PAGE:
ST. PETERSBURG — When a portrait exactly resembles the subject — dimples, wrinkles, intangible personal qualities — it's called "capturing a likeness."
Not all artists can do it. Charlotte Mullendore could.
Once, she painted herself. She looked back and forth, mirror to canvas, finishing with an eerily accurate product.
"This portrait has got the whole kind of essence of her alertness and ability to see things," said her daughter, Karen Mullendore.
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Her family believes she could have been famous, but she was busy taking care of them.
Mrs. Mullendore never resented any of it. She formed a sisterly bond with her daughters, Karen and Laura. She supported her husband, former Pinellas County Clerk of the Circuit Court Harold "Pete" Mullendore, at all his public events. She kept dinner on the stove and laundry spinning.
Stolen moments went to art. Line drawings with India ink. Impressionist paintings. Abstract oils. Sculptures. Sketches.
"The thing that I think is the most interesting aspect of mother's ability is that it was so broad," said Karen Mullendore, 59.
To help pay the bills, she illustrated women's department store clothing for advertisements in the Evening Independent. She regularly took the long bus trip from St. Petersburg to Maas Brothers in Tampa.
Sometimes, her husband picked up clothes from high-end ladies stores around town and brought them home for his wife's work. Her daughters modeled hats for her to sketch.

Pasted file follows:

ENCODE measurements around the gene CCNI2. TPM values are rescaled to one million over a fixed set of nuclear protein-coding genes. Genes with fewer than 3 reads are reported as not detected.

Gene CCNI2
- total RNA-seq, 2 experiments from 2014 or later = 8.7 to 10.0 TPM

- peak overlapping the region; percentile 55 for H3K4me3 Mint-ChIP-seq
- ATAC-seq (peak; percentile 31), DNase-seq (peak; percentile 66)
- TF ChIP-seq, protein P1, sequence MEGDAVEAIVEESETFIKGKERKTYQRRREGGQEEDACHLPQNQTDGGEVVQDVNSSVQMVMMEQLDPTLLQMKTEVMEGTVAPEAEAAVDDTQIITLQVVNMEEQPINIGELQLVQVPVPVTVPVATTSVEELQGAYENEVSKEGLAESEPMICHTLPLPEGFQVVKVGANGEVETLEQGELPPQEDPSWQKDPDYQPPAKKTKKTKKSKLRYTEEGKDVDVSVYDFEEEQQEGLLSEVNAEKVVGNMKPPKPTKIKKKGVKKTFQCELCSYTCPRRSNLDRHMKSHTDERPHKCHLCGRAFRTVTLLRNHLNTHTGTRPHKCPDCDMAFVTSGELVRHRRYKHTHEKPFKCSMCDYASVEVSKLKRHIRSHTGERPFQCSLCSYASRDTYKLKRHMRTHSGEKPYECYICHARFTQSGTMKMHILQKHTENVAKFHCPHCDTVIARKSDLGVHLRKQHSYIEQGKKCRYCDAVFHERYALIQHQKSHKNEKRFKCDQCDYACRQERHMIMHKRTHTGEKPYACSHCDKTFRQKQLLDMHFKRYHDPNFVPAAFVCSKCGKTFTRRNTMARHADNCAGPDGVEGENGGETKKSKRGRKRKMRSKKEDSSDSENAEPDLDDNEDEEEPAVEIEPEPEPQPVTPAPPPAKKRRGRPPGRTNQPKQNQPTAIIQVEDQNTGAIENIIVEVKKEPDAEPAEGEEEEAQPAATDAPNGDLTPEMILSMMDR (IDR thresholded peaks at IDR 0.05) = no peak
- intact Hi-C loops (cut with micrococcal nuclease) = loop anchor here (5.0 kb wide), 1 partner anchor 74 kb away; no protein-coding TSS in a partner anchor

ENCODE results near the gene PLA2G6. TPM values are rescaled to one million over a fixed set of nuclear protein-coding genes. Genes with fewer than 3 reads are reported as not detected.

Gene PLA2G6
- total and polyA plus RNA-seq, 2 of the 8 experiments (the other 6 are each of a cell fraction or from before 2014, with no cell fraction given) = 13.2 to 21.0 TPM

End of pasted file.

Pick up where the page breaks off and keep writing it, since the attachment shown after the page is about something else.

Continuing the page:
"She was good at it, and she enjoyed it," said her husband, 86. "She was very connected with any endeavor of art."
She studied painting under noted artists, including William Pachner. She admired the bold art of friend and former St. Petersburg Times artist Jack Barrett.
Mrs. Mullendore belonged to many art groups, galleries and councils. Her work is featured in fine art collections, including the one at the Raymond James home office in St. Petersburg.
"I don't think she ever realized how much we all admired her," said her daughter.
Nine years ago, she developed Alzheimer's. The next year, Parkinson's.
She got discouraged when she couldn't stay busy. She lost the power to make the choices that come with art — what to draw, what to edit, what to highlight.
Mrs. Mullendore died Saturday. She was 82.
To ensure her likeness is captured at the funeral, her family will display the self-portrait.
Stephanie Hayes can be reached at firstname.lastname@example.org or (727) 893-8857.